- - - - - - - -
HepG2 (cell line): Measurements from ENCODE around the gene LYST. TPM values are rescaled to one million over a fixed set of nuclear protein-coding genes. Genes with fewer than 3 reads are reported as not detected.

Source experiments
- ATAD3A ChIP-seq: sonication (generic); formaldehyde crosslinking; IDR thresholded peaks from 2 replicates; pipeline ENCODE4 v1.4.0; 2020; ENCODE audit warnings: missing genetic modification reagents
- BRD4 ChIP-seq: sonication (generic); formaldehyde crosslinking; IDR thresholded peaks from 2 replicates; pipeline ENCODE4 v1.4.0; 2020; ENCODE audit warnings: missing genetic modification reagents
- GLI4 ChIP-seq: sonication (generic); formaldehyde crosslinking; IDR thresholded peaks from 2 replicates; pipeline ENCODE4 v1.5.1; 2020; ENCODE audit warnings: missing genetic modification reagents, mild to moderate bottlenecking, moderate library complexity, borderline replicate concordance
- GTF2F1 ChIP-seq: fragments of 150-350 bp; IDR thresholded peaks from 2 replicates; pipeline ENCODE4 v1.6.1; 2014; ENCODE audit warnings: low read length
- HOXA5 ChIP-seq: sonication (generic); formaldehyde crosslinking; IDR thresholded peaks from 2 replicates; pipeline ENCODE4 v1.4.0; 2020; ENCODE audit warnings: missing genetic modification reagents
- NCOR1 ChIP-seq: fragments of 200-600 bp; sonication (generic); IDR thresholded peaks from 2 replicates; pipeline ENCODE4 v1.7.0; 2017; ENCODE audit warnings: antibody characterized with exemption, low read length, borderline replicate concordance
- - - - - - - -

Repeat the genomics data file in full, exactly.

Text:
HepG2 (cell line): Measurements from ENCODE around the gene LYST. TPM values are rescaled to one million over a fixed set of nuclear protein-coding genes. Genes with fewer than 3 reads are reported as not detected.

Source experiments
- ATAD3A ChIP-seq: sonication (generic); formaldehyde crosslinking; IDR thresholded peaks from 2 replicates; pipeline ENCODE4 v1.4.0; 2020; ENCODE audit warnings: missing genetic modification reagents
- BRD4 ChIP-seq: sonication (generic); formaldehyde crosslinking; IDR thresholded peaks from 2 replicates; pipeline ENCODE4 v1.4.0; 2020; ENCODE audit warnings: missing genetic modification reagents
- GLI4 ChIP-seq: sonication (generic); formaldehyde crosslinking; IDR thresholded peaks from 2 replicates; pipeline ENCODE4 v1.5.1; 2020; ENCODE audit warnings: missing genetic modification reagents, mild to moderate bottlenecking, moderate library complexity, borderline replicate concordance
- GTF2F1 ChIP-seq: fragments of 150-350 bp; IDR thresholded peaks from 2 replicates; pipeline ENCODE4 v1.6.1; 2014; ENCODE audit warnings: low read length
- HOXA5 ChIP-seq: sonication (generic); formaldehyde crosslinking; IDR thresholded peaks from 2 replicates; pipeline ENCODE4 v1.4.0; 2020; ENCODE audit warnings: missing genetic modification reagents
- NCOR1 ChIP-seq: fragments of 200-600 bp; sonication (generic); IDR thresholded peaks from 2 replicates; pipeline ENCODE4 v1.7.0; 2017; ENCODE audit warnings: antibody characterized with exemption, low read length, borderline replicate concordance